(FamilyConservationPAC.com) – Using her rights under the First Amendment, the Supreme Court said last week that the State of Colorado could not compel a website designer to produce messages encouraging same-sex weddings violating her religious convictions.
By a vote of 6-3, the Court sided with the website designer in 303 Creative LLC v. Elenis et al., while all three Democratic appointees opposed her claim.
Free speech supporters, like civil libertarian and law professor Jonathan Turley of George Washington University, applauded the decision:
…It is a victory for free speech. Three dissenting justices. https://t.co/jJc00UNq0A
— Jonathan Turley (@JonathanTurley) June 30, 2023
— The Hill (@thehill) July 1, 2023
Justice Neil Gorsuch, an appellate judge who rendered the Hobby Lobby judgment and a frequent writer for the Court in matters involving religious liberty, wrote the majority opinion. Sonia Sotomayor, a justice, wrote the dissent.
The case continues the conversation the Supreme Court began about the First Amendment and same-sex marriage in the Masterpiece Cakeshop decision of 2018, in which the Court agreed with a Christian baker who refused to make a cake for a same-sex wedding.
The Court left open the question of whether the state could compel the baker’s involvement in that judgment, which was made primarily on procedural grounds.
The problem with 303 Creative is a little different because it involves actual verbal expression and because the website designer was pleased to work with same-sex couples.
Still, she did not want to convey ideas against her Christian religion.
Justice Gorsuch studied the development of the Court’s free speech and association precedents. Afterward, he stated (citations omitted):
“[T]he First Amendment protects an individual’s right to speak his mind regardless of whether the government considers his speech sensible and well-intentioned or deeply “misguided,”… and likely to cause “anguish” or “incalculable grief.”… Equally, the First Amendment protects acts of expressive association.
Generally, too, the government may not compel a person to speak its own preferred messages. …Nor does it matter whether the government seeks to compel a person to speak its message when he would prefer to remain silent or to force an individual to include other ideas with his own speech that he would prefer not to include. … All that offends the First Amendment just the same.
Consider what a contrary approach would mean. Under Colorado’s logic, the government may compel anyone who speaks for pay on a given topic to accept all commissions on that same topic—no matter the underlying message—if the topic somehow implicates a customer’s statutorily protected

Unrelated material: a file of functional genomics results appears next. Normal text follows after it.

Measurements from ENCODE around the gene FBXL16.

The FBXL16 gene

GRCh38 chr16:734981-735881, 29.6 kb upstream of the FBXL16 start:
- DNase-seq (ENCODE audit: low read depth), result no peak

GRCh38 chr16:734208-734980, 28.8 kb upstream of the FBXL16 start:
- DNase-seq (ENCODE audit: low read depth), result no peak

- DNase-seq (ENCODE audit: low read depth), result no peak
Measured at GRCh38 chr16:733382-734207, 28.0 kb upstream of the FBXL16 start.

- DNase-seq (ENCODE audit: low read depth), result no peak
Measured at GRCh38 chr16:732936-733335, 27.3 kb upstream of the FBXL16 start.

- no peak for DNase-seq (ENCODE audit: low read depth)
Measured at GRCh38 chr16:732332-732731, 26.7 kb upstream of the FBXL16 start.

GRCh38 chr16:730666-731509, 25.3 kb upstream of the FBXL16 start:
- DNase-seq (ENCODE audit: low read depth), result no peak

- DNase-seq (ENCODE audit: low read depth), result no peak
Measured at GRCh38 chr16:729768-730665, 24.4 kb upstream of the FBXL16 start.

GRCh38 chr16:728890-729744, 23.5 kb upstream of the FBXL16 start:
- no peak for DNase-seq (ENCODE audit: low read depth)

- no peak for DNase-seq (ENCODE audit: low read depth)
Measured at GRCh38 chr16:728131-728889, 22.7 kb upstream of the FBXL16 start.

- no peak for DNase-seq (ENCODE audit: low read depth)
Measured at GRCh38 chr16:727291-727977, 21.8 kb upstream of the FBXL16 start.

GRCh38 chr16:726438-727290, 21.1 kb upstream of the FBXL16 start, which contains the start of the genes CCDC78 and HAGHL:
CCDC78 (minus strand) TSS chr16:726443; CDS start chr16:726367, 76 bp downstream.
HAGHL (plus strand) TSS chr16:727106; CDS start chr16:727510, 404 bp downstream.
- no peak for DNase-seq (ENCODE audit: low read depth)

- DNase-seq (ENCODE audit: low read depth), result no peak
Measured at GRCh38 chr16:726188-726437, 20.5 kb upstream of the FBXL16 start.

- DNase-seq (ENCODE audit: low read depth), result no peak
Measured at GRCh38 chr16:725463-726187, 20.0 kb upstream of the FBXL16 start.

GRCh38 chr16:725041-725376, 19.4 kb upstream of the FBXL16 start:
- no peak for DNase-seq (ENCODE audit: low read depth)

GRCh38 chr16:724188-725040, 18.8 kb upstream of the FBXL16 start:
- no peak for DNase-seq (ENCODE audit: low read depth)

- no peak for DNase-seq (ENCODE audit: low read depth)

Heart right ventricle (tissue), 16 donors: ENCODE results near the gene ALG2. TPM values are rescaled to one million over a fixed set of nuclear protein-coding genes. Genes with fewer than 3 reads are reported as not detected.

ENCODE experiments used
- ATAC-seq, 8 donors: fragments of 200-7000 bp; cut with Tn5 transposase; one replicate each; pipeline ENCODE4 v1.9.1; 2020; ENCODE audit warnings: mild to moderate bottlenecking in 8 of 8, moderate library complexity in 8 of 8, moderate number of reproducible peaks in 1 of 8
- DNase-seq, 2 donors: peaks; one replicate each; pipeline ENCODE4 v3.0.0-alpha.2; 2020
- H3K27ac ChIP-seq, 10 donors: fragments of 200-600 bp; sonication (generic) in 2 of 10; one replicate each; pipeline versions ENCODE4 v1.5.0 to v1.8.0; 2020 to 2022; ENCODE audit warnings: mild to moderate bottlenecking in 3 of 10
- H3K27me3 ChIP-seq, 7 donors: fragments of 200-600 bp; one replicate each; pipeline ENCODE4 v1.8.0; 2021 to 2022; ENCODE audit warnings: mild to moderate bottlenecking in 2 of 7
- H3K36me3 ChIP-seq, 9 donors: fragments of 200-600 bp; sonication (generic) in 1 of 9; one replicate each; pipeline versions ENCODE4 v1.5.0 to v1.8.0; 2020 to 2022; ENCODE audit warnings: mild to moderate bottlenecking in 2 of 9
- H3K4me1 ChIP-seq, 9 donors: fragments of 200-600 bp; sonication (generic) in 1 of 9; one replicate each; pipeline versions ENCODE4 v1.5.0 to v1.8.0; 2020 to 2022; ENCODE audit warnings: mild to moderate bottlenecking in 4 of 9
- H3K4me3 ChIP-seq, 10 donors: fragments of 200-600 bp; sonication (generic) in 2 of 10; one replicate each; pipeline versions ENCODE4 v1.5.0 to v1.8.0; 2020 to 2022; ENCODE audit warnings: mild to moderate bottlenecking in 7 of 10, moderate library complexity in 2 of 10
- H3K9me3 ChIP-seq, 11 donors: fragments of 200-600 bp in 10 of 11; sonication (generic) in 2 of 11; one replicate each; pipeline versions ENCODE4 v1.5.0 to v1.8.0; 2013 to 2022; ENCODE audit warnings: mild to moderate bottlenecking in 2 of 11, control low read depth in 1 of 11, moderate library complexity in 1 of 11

Taken seriously, that principle would allow the government to force all manner of artists, speechwriters, and others whose services involve speech to speak what they do not believe on pain of penalty.
The government could require “an unwilling Muslim movie director to make a film with a Zionist message,” or “an atheist muralist to accept a commission celebrating Evangelical zeal,” so long as they would make films or murals for other members of the public with different messages.
Equally, the government could force a male website designer married to another man to design websites for an organization that advocates against same-sex marriage.
Of course, abiding the Constitution’s commitment to the freedom of speech means all of us will encounter ideas we consider “unattractive,”… “misguided, or even hurtful.”…. But tolerance, not coercion, is our Nation’s answer.
The First Amendment envisions the United States as a rich and complex place where all persons are free to think and speak as they wish, not as the government demands.”
Christian web designer Lorie Smith after SCOTUS ruled in her favor:
“I want create websites that are consistent with my views of marriage but the state of Colorado said you must set aside those views. I'm grateful for the Court."pic.twitter.com/haDpjSbNFf
— Citizen Free Press (@CitizenFreePres) June 30, 2023
Gorsuch argued that while rules prohibiting discrimination in public accommodations were crucial, they did not infringe upon the fundamental rights the Bill of Rights secured.
According to Gorsuch, it is challenging to read Sotomayor’s dissent and decide that the facts of the case remain the same because it appears to change the facts.
Sotomayor contends that the Court now has “a constitutional right to refuse to serve members of a protected class.” However, the website designer specifically stated that she would serve same-sex couples.
303 Creative LLC v. Elenis et al., US Supreme Court, No. 21-476, is the case.
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